Of course, almost every character carries or uses a single action pistol, the most memorable is a nickel plated 1875 Remington carried by John Cannon’s brother in law. Leif is believable with his weapon handling. He may have learned about weapons during his World War II service. Leif was a Navy combat photographer and was wounded twice.  Sadly, The High Chaparral was cancelled after four seasons.  The western was on it way out and even the shows high ratings could not save it.           

Sunday, December 8, 2013

National Disgrace!

The magazine of the USS Shaw Exploding on December 7th, 1941
Our country largely ignored the 72nd anniversary of the unprovoked sneak attack on Pearl Harbor. The nation was just not concerned.  It was the same with the 150th Anniversary of the Gettysburg Address, and the sesquicentennial of the War for Southern Independence as well. No attention paid by our national leaders.  Ignore history at your peril. There is a foolish, dimwitted, and short sighted view of history which professes the idea any history before the civil rights movement of the 1960s is irrelevant. This is stupid, inaccurate, and dangerous in the extreme.    I suppose, like so many other things, our leaders and education system are to blame. If you don’t understand history, you can’t understand and appreciate America and Freedom.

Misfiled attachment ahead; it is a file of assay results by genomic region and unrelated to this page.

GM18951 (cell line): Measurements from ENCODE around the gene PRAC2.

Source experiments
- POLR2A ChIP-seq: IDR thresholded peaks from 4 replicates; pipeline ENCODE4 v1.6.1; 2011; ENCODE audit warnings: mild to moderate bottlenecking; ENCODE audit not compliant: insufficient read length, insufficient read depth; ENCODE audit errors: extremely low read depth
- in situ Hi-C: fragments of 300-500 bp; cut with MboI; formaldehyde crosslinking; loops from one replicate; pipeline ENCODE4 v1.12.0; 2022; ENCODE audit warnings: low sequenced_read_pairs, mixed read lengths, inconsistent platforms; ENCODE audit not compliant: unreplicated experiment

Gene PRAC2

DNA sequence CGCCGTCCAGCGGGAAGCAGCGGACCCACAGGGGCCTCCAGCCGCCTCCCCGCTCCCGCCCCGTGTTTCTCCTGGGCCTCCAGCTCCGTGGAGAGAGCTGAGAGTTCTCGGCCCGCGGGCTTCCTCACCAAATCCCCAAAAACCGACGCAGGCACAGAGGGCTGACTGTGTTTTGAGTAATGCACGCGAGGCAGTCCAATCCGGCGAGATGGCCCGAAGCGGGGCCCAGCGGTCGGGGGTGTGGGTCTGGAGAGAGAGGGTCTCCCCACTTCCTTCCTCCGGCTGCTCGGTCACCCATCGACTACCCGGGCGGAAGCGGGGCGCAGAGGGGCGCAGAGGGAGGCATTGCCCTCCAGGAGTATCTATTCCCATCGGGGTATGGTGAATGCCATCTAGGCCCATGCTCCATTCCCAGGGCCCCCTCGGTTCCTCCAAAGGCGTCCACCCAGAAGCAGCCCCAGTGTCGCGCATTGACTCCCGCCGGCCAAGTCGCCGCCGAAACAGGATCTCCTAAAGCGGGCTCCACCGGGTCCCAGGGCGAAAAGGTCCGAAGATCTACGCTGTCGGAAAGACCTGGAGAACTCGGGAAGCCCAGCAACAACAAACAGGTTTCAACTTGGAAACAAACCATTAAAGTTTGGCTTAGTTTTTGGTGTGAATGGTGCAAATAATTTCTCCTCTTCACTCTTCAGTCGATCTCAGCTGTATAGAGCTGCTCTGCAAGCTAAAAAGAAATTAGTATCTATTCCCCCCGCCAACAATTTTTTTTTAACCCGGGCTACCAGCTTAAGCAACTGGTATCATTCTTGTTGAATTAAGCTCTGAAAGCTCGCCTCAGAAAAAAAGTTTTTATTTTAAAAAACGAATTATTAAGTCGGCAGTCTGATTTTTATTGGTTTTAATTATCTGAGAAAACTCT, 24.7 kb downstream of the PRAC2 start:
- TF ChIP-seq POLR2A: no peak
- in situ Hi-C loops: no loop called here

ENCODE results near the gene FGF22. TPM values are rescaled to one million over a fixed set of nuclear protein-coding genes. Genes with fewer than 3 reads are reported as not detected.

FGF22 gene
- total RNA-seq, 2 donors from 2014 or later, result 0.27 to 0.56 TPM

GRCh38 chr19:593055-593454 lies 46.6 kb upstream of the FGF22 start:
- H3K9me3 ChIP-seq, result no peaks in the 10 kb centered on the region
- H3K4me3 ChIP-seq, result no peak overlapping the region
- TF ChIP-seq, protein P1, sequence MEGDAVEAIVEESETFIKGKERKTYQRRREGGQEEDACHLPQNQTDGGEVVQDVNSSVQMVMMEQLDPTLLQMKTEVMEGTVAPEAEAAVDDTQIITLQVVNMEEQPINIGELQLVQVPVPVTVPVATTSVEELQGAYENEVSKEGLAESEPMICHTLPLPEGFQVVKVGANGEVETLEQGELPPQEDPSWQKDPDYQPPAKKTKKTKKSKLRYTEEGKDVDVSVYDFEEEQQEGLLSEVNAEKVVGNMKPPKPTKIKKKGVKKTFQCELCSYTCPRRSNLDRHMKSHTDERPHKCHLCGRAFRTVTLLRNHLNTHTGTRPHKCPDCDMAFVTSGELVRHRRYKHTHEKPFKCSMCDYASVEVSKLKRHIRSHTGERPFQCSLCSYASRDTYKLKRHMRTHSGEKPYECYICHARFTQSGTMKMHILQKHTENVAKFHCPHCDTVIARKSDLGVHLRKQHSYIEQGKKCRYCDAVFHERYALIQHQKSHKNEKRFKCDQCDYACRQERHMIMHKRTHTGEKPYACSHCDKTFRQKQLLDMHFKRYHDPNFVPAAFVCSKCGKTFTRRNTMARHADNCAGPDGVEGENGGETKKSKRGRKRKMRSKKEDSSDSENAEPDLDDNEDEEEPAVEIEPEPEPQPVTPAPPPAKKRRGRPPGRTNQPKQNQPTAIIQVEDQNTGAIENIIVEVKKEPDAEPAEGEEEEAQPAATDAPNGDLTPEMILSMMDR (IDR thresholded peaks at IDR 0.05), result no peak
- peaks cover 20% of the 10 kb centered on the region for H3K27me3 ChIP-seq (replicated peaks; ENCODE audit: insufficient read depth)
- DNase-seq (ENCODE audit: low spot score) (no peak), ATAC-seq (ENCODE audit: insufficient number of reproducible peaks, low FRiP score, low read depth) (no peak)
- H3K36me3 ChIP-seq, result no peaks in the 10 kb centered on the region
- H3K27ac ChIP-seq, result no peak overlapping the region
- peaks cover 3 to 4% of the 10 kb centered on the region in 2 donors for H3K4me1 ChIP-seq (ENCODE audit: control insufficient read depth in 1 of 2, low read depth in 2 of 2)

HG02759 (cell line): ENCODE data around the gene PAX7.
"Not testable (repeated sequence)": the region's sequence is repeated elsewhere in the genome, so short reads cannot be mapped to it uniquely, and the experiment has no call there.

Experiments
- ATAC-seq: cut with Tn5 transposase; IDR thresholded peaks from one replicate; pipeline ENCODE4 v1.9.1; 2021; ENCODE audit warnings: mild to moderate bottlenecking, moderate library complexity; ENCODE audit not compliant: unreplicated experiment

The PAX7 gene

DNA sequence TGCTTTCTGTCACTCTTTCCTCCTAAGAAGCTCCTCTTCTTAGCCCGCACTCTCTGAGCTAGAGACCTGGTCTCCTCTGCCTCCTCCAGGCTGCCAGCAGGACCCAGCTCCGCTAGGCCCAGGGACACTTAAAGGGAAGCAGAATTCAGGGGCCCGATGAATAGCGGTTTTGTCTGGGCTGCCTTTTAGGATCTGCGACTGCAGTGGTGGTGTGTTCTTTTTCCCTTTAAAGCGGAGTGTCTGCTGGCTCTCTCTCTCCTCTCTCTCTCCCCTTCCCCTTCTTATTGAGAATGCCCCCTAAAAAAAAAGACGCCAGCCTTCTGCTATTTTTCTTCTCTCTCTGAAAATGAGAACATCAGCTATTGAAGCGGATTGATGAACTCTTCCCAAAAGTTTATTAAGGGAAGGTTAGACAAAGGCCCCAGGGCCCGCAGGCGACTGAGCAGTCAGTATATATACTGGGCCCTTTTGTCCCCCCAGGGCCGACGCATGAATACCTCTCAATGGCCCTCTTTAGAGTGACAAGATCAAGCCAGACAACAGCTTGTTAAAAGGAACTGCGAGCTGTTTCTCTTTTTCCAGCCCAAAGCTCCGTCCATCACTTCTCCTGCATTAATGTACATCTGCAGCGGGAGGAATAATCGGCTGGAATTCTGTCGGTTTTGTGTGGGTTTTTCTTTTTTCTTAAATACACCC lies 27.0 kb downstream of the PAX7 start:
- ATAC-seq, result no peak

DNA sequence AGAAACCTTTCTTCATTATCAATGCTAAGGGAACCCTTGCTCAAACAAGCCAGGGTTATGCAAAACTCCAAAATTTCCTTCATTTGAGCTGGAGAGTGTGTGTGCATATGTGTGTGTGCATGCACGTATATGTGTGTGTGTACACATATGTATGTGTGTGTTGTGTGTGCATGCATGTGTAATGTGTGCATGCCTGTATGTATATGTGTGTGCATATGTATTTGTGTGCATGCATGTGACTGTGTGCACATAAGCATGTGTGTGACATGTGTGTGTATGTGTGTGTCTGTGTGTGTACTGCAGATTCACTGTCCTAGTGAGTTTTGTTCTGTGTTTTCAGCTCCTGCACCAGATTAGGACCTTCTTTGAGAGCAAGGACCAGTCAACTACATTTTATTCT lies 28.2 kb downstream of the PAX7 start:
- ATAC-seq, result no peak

Saturday, December 7, 2013

Gun Musings: Opinions and Observations of a Lifelong Shooter.

Good news! Today’s gun owners and shooting community is well funded, well organized. Victories against tyrants in Colorado and the defeat of anti-freedom gun legislation in the last year are a welcome contrast to the bleak days after the oppressive 1994 gun ban. 

Bad news! The war on freedom continues. The Obama administration is blocking the return of American M1 rifles from South Korea. I hope the importers can wait another three years, until our inevitable regime change in 2016, when hopefully adults may again be in charge of our government.